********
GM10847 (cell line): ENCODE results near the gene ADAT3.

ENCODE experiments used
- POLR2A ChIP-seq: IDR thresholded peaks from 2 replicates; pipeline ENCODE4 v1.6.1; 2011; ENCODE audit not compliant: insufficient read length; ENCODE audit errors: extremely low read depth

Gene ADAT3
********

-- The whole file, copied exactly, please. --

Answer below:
GM10847 (cell line): ENCODE results near the gene ADAT3.

ENCODE experiments used
- POLR2A ChIP-seq: IDR thresholded peaks from 2 replicates; pipeline ENCODE4 v1.6.1; 2011; ENCODE audit not compliant: insufficient read length; ENCODE audit errors: extremely low read depth

Gene ADAT3